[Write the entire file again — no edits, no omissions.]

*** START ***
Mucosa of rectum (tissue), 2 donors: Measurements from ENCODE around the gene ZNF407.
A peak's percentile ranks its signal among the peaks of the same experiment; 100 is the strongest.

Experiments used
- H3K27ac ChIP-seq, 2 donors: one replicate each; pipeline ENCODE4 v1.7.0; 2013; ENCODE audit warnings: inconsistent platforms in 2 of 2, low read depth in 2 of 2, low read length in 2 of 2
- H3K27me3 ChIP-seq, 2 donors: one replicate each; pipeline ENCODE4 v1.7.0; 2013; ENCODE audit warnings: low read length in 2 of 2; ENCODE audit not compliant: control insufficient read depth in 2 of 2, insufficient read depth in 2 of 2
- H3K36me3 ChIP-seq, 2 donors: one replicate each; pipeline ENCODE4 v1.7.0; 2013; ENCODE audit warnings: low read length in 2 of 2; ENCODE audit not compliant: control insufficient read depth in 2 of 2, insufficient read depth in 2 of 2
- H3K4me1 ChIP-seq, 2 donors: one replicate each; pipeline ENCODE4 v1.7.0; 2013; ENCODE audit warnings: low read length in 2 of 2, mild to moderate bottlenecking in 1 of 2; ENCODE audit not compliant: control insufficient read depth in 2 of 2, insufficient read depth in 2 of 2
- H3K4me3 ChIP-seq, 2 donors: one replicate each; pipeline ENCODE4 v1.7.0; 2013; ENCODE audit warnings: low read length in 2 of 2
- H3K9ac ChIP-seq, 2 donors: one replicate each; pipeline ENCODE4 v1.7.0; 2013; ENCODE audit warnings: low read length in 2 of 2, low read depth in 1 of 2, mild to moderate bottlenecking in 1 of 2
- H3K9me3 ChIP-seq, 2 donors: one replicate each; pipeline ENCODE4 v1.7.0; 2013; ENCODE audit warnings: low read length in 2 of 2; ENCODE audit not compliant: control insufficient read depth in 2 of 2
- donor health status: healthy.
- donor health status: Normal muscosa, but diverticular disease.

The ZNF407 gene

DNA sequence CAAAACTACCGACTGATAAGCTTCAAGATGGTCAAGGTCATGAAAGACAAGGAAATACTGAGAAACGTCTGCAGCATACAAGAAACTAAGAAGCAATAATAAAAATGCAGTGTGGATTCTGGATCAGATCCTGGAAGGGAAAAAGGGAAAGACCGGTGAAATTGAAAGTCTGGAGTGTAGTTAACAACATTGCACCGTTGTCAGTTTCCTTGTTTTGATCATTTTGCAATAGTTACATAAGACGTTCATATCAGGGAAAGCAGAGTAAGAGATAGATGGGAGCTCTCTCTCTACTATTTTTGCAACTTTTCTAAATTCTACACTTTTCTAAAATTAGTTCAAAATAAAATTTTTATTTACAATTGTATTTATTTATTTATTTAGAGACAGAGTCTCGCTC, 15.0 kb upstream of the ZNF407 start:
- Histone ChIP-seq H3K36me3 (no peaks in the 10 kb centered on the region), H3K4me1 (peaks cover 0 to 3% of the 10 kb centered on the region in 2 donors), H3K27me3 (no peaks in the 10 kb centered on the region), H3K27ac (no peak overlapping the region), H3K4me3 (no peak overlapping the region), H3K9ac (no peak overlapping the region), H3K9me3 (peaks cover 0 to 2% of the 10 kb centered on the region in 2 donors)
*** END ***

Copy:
Mucosa of rectum (tissue), 2 donors: Measurements from ENCODE around the gene ZNF407.
A peak's percentile ranks its signal among the peaks of the same experiment; 100 is the strongest.

Experiments used
- H3K27ac ChIP-seq, 2 donors: one replicate each; pipeline ENCODE4 v1.7.0; 2013; ENCODE audit warnings: inconsistent platforms in 2 of 2, low read depth in 2 of 2, low read length in 2 of 2
- H3K27me3 ChIP-seq, 2 donors: one replicate each; pipeline ENCODE4 v1.7.0; 2013; ENCODE audit warnings: low read length in 2 of 2; ENCODE audit not compliant: control insufficient read depth in 2 of 2, insufficient read depth in 2 of 2
- H3K36me3 ChIP-seq, 2 donors: one replicate each; pipeline ENCODE4 v1.7.0; 2013; ENCODE audit warnings: low read length in 2 of 2; ENCODE audit not compliant: control insufficient read depth in 2 of 2, insufficient read depth in 2 of 2
- H3K4me1 ChIP-seq, 2 donors: one replicate each; pipeline ENCODE4 v1.7.0; 2013; ENCODE audit warnings: low read length in 2 of 2, mild to moderate bottlenecking in 1 of 2; ENCODE audit not compliant: control insufficient read depth in 2 of 2, insufficient read depth in 2 of 2
- H3K4me3 ChIP-seq, 2 donors: one replicate each; pipeline ENCODE4 v1.7.0; 2013; ENCODE audit warnings: low read length in 2 of 2
- H3K9ac ChIP-seq, 2 donors: one replicate each; pipeline ENCODE4 v1.7.0; 2013; ENCODE audit warnings: low read length in 2 of 2, low read depth in 1 of 2, mild to moderate bottlenecking in 1 of 2
- H3K9me3 ChIP-seq, 2 donors: one replicate each; pipeline ENCODE4 v1.7.0; 2013; ENCODE audit warnings: low read length in 2 of 2; ENCODE audit not compliant: control insufficient read depth in 2 of 2
- donor health status: healthy.
- donor health status: Normal muscosa, but diverticular disease.

The ZNF407 gene

DNA sequence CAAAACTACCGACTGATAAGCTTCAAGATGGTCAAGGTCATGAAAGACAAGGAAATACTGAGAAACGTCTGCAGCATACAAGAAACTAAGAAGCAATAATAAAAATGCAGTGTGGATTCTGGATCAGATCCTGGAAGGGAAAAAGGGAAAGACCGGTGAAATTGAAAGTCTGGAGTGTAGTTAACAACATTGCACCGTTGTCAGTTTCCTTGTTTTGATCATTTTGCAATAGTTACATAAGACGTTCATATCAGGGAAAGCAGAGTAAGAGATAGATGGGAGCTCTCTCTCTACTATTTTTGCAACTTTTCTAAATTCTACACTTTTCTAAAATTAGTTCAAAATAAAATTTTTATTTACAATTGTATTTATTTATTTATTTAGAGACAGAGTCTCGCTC, 15.0 kb upstream of the ZNF407 start:
- Histone ChIP-seq H3K36me3 (no peaks in the 10 kb centered on the region), H3K4me1 (peaks cover 0 to 3% of the 10 kb centered on the region in 2 donors), H3K27me3 (no peaks in the 10 kb centered on the region), H3K27ac (no peak overlapping the region), H3K4me3 (no peak overlapping the region), H3K9ac (no peak overlapping the region), H3K9me3 (peaks cover 0 to 2% of the 10 kb centered on the region in 2 donors)